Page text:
Biden addressed American families directly throughout the debate when discussing affordable healthcare, no to higher taxes, and safety for suburban homes, a strategy he continually used to go around Trump’s insinuations. Meanwhile, Trump accused Biden of being a socialist on healthcare, which is since proven not true, since Biden’s plan would provide an option for a government-run public healthcare plan on the Affordable Care Act but would not eliminate the private insurance. Eliminating the Affordable Care Act could strip 20 million people of health insurance.

Many people took to Twitter comparing Joe Biden’s camera glances to Jim Halpert in The Office.

6. Questions Biden And Trump Did NOT Answer

For starters when asked, Biden didn’t clearly state whether or not he would support expanding the Supreme Court.

Trump also failed to address his tax returns. In a recent New York Times article, it was reported that Trump only paid $750 in federal income taxes in both 2016 and 2017. The President claimed he paid “millions,” but did not give specifics or state when he would release his tax returns to prove otherwise.

In between talking over each other, neither candidate gave a specific plan on how to properly reopen the country during the pandemic.

Trump stated that Dr. Fauci said Trump did a great job in saving lives in the pandemic.  Biden rebutted by stating President Trump was irresponsible in handling the pandemic citing Trump was holding rallies with large crowds and no social distancing. Trump responded saying that Biden could never hold a rally like that because no one would show up to support him.

Trump also referred to COVID as the “Chinese plague,” and the fault of China.

Trump said divorce, alcoholism, and depression is up in households but did not provide statistics or the means of how to address the pandemic in order to address the issues that have arisen from quarantines. Nevertheless, the President did say “I’m the one who brought back football!”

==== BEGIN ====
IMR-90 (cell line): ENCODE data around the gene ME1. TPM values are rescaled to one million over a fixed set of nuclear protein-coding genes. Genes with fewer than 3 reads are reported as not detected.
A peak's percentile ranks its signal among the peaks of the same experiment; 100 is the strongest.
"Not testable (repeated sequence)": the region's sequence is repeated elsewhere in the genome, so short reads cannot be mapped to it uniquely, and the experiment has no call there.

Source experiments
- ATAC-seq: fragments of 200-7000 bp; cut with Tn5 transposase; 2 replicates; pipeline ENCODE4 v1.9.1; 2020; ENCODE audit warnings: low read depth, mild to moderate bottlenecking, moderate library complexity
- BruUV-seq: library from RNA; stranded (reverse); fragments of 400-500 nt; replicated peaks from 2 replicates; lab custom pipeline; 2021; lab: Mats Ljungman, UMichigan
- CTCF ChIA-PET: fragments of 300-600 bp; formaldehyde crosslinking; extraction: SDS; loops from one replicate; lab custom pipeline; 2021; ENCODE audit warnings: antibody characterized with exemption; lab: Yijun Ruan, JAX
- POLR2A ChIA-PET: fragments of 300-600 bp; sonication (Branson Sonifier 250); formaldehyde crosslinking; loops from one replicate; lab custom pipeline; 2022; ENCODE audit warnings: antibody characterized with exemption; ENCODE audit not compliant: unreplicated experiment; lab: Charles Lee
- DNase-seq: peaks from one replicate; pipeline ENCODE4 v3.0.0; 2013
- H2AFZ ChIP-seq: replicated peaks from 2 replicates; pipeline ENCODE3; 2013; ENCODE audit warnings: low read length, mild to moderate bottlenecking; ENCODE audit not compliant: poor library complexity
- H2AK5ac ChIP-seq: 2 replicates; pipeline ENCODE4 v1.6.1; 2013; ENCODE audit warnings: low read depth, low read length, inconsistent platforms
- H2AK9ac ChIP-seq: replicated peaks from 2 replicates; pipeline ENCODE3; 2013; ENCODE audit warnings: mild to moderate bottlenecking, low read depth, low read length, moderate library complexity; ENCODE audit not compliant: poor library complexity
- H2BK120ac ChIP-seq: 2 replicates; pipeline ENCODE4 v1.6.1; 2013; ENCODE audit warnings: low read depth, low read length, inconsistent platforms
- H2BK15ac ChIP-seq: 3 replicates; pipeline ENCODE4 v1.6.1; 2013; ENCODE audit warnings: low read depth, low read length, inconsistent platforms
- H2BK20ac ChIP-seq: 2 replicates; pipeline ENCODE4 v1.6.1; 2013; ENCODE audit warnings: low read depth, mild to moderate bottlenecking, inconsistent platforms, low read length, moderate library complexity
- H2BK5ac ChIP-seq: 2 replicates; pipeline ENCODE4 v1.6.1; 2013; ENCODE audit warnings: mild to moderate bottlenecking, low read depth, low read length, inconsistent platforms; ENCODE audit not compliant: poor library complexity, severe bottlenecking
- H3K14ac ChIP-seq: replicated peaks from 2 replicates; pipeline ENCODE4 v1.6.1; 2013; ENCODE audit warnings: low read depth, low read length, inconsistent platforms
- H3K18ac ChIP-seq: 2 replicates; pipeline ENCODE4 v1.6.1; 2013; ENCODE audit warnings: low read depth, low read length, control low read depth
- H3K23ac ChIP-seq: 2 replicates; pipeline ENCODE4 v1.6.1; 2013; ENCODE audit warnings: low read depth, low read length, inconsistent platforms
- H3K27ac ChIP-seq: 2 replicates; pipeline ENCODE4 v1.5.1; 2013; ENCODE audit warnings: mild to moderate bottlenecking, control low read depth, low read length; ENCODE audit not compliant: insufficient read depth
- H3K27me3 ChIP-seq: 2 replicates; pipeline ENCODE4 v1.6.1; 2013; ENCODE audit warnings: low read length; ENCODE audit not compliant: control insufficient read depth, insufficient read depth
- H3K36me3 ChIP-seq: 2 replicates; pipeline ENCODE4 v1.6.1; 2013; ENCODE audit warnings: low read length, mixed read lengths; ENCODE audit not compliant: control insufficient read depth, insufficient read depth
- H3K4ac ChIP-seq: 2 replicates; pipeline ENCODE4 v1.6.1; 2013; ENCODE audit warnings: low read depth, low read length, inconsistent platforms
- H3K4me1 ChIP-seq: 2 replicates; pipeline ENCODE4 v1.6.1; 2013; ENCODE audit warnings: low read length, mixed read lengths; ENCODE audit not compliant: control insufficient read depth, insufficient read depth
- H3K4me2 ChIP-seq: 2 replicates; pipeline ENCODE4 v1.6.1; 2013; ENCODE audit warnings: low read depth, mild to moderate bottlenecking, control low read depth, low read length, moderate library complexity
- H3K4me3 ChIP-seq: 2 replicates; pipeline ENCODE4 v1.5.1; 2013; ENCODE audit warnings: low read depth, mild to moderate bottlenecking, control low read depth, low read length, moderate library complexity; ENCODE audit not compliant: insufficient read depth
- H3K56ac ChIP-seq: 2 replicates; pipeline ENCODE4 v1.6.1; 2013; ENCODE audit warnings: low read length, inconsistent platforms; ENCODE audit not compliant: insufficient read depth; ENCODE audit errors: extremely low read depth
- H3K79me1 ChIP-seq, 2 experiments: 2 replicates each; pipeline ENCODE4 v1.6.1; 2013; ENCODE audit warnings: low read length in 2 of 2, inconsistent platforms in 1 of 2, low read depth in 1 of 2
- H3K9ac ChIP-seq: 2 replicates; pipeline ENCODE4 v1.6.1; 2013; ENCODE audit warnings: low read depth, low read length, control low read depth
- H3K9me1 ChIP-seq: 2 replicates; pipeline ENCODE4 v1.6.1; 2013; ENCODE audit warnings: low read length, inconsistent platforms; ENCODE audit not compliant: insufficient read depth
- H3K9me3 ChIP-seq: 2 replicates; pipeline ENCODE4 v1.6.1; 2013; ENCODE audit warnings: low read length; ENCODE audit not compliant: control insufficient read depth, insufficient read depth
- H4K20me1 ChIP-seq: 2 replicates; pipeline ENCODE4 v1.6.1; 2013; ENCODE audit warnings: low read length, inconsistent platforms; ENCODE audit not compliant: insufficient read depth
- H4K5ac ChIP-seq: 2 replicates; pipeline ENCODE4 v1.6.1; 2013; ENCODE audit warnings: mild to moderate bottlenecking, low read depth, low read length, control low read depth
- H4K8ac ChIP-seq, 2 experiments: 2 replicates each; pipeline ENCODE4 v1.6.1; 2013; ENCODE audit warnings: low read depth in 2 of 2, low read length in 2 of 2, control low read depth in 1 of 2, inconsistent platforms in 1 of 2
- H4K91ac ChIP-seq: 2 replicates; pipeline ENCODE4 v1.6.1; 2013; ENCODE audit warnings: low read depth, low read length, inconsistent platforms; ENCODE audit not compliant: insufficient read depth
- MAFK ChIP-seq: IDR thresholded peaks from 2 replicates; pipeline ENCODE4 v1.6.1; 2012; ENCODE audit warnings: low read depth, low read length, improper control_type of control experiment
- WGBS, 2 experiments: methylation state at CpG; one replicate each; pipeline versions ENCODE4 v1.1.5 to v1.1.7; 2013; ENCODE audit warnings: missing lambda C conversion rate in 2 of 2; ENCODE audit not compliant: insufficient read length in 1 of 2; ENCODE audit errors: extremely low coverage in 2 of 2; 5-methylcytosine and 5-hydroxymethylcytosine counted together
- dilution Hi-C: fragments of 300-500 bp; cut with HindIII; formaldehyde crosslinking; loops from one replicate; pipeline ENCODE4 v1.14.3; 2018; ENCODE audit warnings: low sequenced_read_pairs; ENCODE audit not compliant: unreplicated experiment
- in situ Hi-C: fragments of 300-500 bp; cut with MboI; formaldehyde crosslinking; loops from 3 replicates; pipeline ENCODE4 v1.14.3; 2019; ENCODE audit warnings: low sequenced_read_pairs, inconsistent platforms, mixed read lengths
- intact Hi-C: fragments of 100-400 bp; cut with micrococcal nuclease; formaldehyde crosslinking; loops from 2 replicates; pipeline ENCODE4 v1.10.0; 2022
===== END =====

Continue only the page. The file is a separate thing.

Both candidates briefly discussed reopening the country and the COVID vaccine. Biden said he’d want to reopen with enough money and PPE for businesses and schools in order to “give them the wherewithal” to reopen safely. Moderator Chris Wallace asked if Biden’s plans for COVID relief and the economy would raise taxes and Biden answered that his plan would create 7 million more jobs in one year and more than 1 trillion in economic growth.

Trump also did not give a coherent answer on how he would accept a loss to the election.

Even when Wallace asked both candidates if they would promise to not claim victory until the official results are out and promised to keep their supporters in check from not wreaking any havoc, the President did not directly answer this question and instead stated he would not take it if he felt the election was fraudulent.

After the debate, Biden is winning in public polling nationally and even in some swing states. Six in 10 people believe Biden won the debate and only 28% believe Trump did well. Viewers were overwhelmingly bipartisan and many are registered as independents. Many of them state that the debate should have been handled better. However, about 2/3 of viewers trusted Biden more, believed he was telling the truth, and believed his attacks on President Trump were fair. 

Overall, the public did not seem to be overwhelmingly swayed in who they were already voting for after this debate. There was a general feeling of disappointment from this debate and it’s productivity with criticisms of both candidates. Time will tell with the upcoming debates how the candidates may do either better or worse.